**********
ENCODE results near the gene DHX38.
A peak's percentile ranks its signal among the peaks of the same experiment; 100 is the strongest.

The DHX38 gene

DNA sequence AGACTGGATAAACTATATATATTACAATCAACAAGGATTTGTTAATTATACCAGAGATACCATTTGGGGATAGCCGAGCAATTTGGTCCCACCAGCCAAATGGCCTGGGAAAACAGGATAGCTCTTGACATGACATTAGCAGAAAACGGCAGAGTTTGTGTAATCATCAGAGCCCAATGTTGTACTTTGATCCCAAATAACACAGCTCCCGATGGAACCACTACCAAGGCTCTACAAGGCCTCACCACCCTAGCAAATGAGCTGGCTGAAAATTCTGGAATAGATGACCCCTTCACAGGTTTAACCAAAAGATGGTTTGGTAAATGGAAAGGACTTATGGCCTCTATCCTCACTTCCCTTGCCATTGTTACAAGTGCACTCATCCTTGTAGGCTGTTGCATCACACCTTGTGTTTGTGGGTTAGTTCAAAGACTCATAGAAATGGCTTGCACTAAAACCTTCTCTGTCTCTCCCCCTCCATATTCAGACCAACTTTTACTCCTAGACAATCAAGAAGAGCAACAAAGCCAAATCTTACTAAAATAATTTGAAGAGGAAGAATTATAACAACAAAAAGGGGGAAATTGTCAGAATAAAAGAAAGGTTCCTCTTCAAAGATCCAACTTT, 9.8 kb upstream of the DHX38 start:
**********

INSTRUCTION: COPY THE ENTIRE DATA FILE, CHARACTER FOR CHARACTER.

ENCODE results near the gene DHX38.
A peak's percentile ranks its signal among the peaks of the same experiment; 100 is the strongest.

The DHX38 gene

DNA sequence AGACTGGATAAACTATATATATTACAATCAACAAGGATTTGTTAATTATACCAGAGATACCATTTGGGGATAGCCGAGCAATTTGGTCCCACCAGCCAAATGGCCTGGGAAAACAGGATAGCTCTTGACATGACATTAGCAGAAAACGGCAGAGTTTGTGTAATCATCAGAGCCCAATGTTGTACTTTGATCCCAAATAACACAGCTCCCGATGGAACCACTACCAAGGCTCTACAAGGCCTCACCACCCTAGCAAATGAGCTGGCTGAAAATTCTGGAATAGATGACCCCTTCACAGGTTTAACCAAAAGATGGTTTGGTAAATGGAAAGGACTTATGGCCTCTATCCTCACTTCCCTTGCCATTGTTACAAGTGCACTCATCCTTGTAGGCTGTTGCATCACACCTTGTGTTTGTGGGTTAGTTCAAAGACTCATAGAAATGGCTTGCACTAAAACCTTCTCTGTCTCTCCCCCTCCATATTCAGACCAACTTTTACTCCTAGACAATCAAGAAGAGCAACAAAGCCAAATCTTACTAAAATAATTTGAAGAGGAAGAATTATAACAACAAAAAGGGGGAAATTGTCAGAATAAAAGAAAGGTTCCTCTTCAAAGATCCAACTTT, 9.8 kb upstream of the DHX38 start: